South Delhi Municipal Corporation
NEW DELHI: Illegal constructions in the city can't be stopped by "inspector raj" even if the court provided 500 policemen to the corporations, South Delhi Municipal Corporation told the Delhi high court on Wednesday.
Appearing in response to summons, South Corporation commissioner Manish Gupta submitted before a bench of Justices B D Ahmed and Siddharth Mridul that the "economics" of removing unauthorized construction has to change, adding the fine and penalty system is highly skewed in favour of the offender.
Admitting that 1.5-2 lakh illegal constructions dot the city, the commissioner highlighted that the current government policy is to nip illegality in the bud but doesn't succeed because the moment officials seal or demolish a place and leave, owners restart the process.
"Inspector raj system doesn't work because the owner doesn't feel the economic pinch. Policy of pardoning, a penalty system dating back to 1957 places little economic burden on the offender," Gupta claimed while assuring HC on behalf of the other two corporation commissioners that they are serious about "removing the menace of unauthorized constructions".
The bench advised him "not to pass the buck" and said it expected immediate action against unauthorized properties. It directed the commissioners to convene a meeting with Delhi Police commissioner, government officials, DJB and DERC chairman to explore ways in which illegal constructions can be checked. "In all these matters, authorities concerned shall file status report," the bench said.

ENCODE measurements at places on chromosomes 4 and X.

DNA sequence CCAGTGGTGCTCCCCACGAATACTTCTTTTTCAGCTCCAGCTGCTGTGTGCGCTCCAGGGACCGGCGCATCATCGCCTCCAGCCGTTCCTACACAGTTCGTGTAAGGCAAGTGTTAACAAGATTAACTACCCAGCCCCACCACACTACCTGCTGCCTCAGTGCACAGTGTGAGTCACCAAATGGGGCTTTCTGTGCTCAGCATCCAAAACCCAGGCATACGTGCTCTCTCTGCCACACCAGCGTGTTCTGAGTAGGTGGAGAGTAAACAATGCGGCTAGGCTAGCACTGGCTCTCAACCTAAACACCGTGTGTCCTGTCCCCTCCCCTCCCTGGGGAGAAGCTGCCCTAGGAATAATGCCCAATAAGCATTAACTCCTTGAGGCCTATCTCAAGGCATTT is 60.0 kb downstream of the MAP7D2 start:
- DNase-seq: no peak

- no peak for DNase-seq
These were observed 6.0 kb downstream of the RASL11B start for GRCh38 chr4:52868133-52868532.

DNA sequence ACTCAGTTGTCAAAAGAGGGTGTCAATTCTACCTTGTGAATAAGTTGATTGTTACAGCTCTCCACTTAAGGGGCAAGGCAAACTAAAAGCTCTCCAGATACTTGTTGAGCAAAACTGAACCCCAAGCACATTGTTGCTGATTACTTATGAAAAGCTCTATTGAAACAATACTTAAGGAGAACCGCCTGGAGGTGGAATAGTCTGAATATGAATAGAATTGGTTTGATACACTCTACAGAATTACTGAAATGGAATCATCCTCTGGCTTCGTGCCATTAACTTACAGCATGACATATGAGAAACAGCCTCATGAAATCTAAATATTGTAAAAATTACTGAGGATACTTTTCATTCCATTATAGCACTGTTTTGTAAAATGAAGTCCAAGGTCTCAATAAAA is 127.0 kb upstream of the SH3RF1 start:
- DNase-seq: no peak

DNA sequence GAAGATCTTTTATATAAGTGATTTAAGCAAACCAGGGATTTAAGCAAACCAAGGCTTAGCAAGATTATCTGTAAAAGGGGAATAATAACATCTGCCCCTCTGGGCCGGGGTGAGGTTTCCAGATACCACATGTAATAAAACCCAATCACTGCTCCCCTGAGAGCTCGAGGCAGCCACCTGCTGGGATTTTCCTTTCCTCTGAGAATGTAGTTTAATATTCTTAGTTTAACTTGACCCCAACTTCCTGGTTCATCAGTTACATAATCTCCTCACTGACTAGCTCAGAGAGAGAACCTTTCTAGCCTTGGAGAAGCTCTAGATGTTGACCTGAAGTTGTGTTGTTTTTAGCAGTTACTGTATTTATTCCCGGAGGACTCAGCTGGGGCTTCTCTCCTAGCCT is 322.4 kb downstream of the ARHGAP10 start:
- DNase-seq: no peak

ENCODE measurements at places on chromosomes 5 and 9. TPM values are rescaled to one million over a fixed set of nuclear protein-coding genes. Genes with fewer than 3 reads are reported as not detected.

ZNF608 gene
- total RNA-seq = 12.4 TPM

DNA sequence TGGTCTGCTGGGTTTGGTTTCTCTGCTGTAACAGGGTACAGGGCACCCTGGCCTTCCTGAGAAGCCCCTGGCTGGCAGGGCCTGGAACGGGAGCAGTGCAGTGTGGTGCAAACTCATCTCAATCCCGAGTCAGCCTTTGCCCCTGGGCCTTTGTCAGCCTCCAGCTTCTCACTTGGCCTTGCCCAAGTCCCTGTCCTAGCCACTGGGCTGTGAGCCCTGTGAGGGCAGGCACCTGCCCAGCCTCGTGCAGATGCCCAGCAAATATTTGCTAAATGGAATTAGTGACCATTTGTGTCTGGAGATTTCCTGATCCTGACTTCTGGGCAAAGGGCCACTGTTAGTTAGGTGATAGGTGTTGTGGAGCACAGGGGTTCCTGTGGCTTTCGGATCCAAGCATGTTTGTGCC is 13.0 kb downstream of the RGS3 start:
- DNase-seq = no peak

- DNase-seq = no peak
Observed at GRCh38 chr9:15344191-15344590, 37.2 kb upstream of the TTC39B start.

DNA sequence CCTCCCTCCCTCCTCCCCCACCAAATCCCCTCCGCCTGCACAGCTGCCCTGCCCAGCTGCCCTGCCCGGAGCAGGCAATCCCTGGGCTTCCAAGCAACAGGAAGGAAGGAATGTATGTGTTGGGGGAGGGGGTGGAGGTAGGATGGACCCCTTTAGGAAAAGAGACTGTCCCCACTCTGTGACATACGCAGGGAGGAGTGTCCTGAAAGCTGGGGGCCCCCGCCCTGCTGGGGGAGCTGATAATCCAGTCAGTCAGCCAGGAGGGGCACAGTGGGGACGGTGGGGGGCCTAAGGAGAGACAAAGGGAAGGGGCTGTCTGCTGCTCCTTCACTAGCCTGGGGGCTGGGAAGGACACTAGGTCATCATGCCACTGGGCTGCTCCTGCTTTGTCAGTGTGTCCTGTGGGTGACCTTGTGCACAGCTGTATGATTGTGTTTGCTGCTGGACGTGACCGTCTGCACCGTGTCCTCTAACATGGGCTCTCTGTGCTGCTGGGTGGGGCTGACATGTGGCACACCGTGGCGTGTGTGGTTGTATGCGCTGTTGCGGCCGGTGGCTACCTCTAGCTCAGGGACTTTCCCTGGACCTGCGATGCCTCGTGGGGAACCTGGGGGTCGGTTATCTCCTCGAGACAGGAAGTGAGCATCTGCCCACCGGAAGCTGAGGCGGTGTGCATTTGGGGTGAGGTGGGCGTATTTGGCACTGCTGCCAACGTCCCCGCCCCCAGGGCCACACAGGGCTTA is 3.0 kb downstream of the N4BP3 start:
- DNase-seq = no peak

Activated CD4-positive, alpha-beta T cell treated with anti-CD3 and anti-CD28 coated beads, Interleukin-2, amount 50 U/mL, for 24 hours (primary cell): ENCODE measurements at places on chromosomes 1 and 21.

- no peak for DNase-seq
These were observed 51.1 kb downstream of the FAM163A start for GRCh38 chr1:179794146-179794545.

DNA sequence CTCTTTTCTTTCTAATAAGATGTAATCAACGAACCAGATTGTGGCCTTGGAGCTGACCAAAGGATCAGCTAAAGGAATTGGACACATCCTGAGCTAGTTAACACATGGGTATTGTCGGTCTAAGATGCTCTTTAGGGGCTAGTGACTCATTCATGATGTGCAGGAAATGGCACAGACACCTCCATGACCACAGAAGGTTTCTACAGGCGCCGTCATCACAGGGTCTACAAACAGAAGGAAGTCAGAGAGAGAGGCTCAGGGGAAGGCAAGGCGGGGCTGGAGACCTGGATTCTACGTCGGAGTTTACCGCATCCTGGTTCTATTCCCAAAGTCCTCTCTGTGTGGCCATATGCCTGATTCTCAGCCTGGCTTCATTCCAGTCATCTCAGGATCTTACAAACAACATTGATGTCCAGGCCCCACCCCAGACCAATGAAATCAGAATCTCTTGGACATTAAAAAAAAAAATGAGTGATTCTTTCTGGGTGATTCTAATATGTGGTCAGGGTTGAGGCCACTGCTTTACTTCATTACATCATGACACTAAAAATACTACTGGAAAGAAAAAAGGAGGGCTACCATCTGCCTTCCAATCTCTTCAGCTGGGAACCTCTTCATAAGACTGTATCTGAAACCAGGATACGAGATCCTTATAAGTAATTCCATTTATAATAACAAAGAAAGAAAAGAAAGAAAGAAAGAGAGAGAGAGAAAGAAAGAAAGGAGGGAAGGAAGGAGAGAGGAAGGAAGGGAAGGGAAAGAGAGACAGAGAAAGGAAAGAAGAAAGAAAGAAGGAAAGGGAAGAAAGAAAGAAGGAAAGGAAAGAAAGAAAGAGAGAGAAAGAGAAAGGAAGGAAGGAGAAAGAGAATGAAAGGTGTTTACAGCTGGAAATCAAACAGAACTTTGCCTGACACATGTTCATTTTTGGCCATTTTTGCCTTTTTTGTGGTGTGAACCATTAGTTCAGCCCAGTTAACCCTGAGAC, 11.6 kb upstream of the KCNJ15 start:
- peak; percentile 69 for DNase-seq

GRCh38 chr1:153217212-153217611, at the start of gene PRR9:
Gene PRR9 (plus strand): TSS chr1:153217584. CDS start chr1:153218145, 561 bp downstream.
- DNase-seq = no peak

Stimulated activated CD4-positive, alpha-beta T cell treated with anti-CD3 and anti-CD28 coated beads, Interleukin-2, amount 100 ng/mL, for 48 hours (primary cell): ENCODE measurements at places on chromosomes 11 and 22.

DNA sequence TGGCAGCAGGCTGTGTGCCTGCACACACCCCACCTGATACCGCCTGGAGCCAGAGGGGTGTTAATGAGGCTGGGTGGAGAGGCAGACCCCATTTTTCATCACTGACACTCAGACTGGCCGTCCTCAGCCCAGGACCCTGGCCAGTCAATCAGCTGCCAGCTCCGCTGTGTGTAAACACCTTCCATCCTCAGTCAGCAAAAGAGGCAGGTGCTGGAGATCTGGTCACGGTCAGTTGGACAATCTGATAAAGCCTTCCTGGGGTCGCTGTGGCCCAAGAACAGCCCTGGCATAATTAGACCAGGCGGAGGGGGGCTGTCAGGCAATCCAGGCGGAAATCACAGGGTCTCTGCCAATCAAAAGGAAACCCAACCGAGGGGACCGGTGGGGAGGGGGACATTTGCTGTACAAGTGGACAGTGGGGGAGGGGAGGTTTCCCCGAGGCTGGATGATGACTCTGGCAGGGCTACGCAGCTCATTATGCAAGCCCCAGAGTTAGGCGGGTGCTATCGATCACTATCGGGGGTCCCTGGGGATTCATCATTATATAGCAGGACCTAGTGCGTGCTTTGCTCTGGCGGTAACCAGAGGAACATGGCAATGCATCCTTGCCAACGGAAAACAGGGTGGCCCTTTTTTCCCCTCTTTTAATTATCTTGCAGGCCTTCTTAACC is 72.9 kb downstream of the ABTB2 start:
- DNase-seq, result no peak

The court wants to explore if power discoms can be roped in to restrict power supply to those properties booked for illegal constructions.
The commissioners also complained that despite writing to the discoms and DJB to cut the power and water supply to unauthorized constructions, these authorities did not take any action. Moreover, they blamed the Delhi government for lack of support in the form of police.
The high court is hearing a batch of petitions relating to unauthorized construction in various parts of the capital. Earlier, the court had on several occasions pulled up the corporations for lack of action against those indulging in unauthorized construction and sought the presence of the commissioners to explain "what is happening" as more and more such cases were being filed.